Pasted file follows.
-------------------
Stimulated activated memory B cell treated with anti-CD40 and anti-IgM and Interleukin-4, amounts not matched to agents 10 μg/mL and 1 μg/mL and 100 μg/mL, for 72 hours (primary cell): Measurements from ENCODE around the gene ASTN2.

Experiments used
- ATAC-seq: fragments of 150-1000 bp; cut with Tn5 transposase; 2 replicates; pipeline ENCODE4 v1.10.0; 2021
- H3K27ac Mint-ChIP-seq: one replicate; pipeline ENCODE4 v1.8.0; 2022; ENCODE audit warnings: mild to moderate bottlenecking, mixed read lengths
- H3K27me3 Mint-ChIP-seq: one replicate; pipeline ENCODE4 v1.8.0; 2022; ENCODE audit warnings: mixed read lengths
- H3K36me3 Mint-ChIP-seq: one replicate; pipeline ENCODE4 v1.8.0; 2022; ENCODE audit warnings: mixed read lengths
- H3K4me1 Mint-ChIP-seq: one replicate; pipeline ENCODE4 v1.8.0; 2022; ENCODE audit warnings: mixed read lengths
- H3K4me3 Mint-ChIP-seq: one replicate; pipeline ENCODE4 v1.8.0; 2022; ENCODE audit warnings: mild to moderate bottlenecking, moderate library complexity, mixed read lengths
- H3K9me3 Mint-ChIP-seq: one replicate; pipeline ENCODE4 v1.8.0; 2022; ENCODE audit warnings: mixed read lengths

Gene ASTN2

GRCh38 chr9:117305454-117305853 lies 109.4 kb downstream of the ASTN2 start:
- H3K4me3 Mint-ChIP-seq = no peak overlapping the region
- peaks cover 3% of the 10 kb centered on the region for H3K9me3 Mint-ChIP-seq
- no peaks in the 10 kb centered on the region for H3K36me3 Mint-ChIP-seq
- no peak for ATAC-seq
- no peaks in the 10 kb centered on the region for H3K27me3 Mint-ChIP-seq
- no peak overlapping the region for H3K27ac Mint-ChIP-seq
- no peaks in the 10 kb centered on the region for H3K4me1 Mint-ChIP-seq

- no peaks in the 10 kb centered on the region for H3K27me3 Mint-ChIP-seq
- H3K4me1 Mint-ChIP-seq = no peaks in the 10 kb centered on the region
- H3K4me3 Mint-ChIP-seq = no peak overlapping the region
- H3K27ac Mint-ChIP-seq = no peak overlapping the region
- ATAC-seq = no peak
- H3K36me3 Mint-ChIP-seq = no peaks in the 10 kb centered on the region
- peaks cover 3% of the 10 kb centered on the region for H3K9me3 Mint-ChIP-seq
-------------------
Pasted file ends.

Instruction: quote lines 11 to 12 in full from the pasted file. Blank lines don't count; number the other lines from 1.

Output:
GRCh38 chr9:117305454-117305853 lies 109.4 kb downstream of the ASTN2 start:
- H3K4me3 Mint-ChIP-seq = no peak overlapping the region